The funeral for your spouse’s cousin’s great aunt by marriage is running long and suddenly your cell phone starts to vibrate in your pocket. You discreetly peek at your caller ID – it’s an important call from your partner. You need to know immediately what he’s going to say. Do you whisper into a cell phone during the “ashes to ashes” sermon? Do you nonchalantly step away from the procession? No, you slip the tiny audio plug into your ear and hit your Quiet Calls button. When you do, an outgoing greeting tells your partner, “Hi, I’m on my cell phone. I can listen but not talk aloud right now. Please go ahead.”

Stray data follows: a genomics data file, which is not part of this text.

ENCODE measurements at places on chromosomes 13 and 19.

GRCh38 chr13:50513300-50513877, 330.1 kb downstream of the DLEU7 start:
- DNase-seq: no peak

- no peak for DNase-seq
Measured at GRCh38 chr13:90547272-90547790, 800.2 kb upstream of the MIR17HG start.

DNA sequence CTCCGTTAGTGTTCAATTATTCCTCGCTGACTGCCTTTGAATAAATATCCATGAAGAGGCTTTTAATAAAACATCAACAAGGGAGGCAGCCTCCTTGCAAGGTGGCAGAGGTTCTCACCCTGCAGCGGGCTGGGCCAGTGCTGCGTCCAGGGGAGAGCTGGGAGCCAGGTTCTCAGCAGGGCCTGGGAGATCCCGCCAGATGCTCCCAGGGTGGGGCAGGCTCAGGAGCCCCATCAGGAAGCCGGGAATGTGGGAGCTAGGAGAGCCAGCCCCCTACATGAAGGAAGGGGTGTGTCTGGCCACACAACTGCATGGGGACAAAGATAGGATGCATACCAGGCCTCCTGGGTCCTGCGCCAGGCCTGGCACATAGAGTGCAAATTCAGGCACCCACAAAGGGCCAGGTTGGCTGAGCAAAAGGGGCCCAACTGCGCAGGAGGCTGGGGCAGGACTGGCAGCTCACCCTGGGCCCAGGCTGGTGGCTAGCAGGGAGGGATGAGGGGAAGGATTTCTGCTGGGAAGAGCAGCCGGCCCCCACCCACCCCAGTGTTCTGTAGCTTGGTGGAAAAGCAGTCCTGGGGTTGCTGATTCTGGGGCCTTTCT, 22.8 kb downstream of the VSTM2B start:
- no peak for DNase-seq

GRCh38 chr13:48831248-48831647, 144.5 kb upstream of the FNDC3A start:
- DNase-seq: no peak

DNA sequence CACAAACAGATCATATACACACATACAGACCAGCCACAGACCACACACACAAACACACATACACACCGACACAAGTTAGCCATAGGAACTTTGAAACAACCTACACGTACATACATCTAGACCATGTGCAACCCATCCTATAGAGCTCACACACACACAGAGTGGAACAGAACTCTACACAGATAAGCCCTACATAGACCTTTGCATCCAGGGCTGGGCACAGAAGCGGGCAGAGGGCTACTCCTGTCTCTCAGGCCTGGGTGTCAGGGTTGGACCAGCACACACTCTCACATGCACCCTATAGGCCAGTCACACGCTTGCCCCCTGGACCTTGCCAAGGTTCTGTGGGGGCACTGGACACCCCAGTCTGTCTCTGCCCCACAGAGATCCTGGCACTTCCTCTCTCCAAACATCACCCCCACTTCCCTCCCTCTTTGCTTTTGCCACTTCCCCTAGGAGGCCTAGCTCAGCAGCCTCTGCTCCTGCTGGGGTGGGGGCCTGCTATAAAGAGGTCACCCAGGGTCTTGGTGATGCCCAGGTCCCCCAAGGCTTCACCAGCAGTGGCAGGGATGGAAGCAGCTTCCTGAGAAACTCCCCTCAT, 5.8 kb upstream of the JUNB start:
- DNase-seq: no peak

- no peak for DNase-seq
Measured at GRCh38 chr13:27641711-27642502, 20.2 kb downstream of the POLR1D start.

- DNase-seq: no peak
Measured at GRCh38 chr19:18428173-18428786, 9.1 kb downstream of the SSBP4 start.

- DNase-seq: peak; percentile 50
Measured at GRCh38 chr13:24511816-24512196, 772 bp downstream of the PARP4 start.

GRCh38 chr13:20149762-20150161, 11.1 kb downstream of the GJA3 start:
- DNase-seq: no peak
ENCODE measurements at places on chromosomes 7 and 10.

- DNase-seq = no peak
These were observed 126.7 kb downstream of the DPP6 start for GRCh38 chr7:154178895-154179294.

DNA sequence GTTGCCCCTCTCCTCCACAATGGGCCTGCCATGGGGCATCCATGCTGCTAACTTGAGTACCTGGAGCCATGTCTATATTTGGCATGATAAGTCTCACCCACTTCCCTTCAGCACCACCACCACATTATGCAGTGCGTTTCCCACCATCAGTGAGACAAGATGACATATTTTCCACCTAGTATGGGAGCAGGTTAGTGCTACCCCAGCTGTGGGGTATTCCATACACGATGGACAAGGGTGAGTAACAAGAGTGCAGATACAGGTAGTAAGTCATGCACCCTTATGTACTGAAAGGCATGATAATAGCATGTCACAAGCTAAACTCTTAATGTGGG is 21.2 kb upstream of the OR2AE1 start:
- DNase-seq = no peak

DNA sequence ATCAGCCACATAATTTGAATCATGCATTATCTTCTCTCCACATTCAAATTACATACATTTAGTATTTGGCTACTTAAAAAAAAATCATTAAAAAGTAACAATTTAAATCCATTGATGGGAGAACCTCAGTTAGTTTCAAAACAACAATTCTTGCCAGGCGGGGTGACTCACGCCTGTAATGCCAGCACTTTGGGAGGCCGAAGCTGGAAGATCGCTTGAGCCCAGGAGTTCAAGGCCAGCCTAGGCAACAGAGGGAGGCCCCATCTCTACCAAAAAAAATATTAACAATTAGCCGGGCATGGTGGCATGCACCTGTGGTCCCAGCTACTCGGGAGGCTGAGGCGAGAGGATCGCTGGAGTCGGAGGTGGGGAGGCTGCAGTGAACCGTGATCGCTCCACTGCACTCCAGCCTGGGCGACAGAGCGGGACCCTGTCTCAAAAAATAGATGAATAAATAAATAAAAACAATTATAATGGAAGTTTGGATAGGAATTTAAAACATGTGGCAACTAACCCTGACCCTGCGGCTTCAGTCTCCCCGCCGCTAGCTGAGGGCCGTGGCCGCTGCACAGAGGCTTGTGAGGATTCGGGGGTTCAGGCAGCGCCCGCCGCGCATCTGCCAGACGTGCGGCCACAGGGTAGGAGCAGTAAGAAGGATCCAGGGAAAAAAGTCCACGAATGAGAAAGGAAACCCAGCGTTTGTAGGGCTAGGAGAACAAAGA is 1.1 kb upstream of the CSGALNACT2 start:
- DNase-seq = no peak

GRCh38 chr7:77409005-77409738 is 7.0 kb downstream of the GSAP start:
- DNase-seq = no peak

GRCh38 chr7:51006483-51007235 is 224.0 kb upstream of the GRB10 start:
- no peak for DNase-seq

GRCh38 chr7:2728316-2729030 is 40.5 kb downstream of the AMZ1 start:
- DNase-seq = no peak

As your partner rattles off critical details, you hit a button to say, “Good, I’m still listening.” The exchange concludes when you hit “Thanks and bye.” No one at the funeral has shot you a dirty look – you’ve interacted among the living without getting caught. Other options are to hold a caller on the line while you try to slip away to a suitable place for a conversation, or to politely defer all but the most urgent calls, shifting a caller into voice after receiving the live connection.
That’s the dream of Lester Nelson of the FX Palo Alto Laboratory run by Fuji-Xerox. It’s essentially a third way between voice mail and text messaging.